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Labour and the Conservatives alike are promising more police ahead of tomorrow’s elections for police and crime commissioners, alongside local government elections. PCCs came in in 2012 under the Conservative-Lib Dem coalition government, and were due to be voted for every four years; the 2020 election was put off until this month due to the coronavirus pandemic.
In an open letter, Labour leader Sir Keir Starmer says that ‘a vote for Labour on Thursday is a vote for more jobs, more police on the streets and to protect our NHS’. More specifically he says that as a former Director of Public Prosecutions before he entered politics, ‘I led a criminal justice system that prosecuted criminals and protected victims of crime. I know what it takes to get things done to make our country a safer and better place, reversing the rise in violent crime and anti-social behaviour we have seen in recent years’. He proposes ‘getting police out from behind desks and back on our streets to tackle the recent rise in violent crime and anti-social behaviour’.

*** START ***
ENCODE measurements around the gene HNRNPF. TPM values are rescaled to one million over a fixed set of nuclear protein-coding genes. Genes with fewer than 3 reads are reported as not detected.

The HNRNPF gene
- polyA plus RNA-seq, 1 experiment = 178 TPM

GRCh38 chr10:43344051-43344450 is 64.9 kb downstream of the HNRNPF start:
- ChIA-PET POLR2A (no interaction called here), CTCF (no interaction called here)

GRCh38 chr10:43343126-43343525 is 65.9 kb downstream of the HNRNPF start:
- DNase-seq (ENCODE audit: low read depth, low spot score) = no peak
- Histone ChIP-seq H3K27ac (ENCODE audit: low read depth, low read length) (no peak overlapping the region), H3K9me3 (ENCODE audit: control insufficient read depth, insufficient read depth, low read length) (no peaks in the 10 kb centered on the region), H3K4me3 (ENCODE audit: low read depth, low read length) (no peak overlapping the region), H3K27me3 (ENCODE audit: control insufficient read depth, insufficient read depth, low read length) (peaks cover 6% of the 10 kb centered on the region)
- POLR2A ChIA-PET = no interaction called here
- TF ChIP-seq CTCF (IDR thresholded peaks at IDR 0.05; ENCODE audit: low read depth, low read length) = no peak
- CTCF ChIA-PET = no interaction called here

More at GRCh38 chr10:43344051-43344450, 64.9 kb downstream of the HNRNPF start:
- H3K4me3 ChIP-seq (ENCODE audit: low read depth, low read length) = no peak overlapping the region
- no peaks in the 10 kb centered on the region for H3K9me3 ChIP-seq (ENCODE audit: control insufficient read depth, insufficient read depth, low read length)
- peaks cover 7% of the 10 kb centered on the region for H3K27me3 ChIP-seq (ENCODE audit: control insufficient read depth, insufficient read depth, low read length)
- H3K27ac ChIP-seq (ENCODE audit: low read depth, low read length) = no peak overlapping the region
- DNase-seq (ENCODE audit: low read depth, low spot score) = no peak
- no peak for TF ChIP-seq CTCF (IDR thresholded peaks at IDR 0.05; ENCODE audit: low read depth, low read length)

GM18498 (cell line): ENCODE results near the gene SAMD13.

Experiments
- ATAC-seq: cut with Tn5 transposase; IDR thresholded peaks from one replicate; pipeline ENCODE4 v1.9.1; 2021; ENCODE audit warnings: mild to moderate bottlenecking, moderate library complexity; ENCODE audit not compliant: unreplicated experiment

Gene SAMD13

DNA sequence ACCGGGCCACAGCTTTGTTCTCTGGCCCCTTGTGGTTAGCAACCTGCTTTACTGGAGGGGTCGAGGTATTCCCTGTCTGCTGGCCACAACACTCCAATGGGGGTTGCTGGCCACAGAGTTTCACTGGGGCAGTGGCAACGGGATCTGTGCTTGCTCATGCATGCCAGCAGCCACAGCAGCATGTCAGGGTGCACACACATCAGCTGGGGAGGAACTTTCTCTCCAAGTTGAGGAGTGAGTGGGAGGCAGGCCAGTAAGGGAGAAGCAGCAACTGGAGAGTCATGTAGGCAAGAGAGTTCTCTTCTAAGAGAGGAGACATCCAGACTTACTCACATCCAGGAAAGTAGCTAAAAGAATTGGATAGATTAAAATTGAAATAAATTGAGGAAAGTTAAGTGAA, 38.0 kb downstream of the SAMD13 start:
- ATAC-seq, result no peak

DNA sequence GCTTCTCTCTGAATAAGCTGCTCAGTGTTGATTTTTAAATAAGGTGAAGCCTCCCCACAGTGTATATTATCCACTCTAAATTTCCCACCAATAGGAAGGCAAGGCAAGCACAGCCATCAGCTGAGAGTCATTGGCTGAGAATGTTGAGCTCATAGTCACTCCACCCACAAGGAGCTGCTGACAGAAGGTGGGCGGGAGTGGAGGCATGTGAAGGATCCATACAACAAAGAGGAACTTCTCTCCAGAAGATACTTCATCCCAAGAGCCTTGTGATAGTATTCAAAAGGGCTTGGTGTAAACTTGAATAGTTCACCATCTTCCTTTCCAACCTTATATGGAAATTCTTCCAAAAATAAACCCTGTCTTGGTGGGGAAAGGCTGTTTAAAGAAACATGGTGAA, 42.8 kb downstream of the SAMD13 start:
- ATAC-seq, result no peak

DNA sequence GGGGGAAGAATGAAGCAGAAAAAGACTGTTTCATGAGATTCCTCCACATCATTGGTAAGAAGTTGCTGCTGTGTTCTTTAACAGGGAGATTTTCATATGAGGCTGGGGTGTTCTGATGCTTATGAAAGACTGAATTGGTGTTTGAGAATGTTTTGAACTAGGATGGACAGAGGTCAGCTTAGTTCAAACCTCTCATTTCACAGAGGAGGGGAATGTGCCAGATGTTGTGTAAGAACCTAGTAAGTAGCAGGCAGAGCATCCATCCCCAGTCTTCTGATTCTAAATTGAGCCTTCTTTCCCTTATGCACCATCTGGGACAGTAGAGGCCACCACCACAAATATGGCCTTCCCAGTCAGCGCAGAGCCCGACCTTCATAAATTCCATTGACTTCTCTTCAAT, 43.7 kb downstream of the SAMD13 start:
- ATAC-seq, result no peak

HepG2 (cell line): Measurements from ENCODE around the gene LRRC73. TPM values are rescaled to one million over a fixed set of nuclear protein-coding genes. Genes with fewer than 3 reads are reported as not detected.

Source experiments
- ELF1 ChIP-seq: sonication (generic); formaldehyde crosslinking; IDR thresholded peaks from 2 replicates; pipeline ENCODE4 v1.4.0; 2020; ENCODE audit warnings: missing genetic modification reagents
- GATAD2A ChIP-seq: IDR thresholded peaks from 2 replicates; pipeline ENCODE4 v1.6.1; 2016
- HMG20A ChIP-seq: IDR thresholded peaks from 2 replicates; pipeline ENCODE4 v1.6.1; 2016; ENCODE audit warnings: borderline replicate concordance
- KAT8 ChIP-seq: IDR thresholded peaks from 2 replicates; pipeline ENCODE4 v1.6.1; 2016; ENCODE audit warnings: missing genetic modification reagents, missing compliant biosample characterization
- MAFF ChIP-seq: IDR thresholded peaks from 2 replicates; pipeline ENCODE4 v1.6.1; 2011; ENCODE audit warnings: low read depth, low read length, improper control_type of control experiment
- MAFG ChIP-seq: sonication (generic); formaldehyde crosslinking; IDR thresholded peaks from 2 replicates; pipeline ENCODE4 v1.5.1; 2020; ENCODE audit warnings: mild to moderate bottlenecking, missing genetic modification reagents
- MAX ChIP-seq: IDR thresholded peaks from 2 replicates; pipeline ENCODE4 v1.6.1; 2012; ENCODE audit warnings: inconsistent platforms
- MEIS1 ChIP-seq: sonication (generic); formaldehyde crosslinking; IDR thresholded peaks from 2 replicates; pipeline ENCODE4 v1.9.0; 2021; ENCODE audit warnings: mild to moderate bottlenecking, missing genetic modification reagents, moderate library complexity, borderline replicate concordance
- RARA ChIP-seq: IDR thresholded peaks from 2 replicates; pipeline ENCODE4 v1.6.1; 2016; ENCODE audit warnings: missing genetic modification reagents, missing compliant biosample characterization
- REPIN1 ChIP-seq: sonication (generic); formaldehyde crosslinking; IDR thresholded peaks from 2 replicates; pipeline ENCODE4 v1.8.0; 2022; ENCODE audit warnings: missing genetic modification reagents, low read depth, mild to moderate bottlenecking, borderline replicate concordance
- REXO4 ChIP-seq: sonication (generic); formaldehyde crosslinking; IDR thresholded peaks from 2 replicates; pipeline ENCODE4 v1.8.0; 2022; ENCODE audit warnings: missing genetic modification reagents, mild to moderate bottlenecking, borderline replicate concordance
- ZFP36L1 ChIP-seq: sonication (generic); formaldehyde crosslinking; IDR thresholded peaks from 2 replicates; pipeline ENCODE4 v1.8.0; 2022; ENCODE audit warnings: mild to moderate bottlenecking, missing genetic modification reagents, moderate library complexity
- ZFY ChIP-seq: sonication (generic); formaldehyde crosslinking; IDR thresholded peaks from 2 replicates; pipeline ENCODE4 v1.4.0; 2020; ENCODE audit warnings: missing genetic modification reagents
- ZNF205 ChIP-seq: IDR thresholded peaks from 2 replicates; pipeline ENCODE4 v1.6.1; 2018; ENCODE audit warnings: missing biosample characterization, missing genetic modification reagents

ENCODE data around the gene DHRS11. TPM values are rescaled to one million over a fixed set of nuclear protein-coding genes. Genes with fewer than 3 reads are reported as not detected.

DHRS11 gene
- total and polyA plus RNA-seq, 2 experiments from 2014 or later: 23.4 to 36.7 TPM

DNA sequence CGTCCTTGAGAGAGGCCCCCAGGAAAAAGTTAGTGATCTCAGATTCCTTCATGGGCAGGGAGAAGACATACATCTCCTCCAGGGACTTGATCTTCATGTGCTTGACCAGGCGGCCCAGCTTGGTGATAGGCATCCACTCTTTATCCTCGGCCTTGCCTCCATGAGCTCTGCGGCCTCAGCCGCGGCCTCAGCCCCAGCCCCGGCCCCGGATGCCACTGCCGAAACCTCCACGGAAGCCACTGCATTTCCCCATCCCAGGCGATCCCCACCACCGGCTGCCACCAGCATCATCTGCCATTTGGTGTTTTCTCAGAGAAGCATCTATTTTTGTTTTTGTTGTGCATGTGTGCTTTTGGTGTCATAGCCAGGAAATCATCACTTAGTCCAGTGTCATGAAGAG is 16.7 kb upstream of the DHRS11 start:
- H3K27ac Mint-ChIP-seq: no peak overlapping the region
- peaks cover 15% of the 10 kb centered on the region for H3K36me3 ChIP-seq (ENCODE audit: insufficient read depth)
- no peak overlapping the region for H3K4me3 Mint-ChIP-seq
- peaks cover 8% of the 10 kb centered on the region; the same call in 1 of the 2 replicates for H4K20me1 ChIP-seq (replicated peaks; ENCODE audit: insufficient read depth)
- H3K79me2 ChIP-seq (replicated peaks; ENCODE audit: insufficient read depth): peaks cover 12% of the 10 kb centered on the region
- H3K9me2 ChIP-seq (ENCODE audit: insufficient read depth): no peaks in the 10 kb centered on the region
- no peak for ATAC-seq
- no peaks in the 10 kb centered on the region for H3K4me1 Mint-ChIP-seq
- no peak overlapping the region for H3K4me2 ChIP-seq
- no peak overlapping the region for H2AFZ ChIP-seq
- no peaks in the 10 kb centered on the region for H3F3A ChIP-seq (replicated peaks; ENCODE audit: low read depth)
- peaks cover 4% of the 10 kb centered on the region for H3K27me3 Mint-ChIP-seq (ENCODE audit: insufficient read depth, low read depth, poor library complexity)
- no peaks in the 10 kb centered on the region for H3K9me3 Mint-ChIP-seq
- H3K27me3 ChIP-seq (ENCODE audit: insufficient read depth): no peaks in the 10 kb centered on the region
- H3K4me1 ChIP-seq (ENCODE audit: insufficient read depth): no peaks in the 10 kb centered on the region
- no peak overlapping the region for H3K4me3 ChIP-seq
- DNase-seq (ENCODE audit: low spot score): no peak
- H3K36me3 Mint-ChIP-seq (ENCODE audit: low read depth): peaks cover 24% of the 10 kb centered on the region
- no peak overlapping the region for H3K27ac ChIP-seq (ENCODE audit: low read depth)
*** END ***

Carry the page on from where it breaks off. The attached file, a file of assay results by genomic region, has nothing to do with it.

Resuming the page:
Conservative PCC candidates meanwhile have added to their names on the ballot paper ‘more police, safer streets’. The Conservatives point to PM Boris Johnson’s plans for an ‘uplift’ of 20,000 more police officers. The Cumbria Police and Crime Commissioner candidate up for re-election Peter McCall points to more CCTV in the small towns of the county (more on this link). For the latest on the ‘uplift’ visit the Home Office website.
More on PCCs and what they do or don’t do about crime against business in the May 2021 print edition of Professional Security magazine, that you can read on this link.
Police and Crime Commissioners (PCCs) were elected for the second time in May 2016 in 40 force areas across England and Wales. A force area is represented by a PCC, except Greater Manchester and London, where PCC responsibilities lie with the elected mayor. A PCC appoints the Chief Constable and sets the force budget and objectives. More on the PCC’s role at the Association of PCCs website.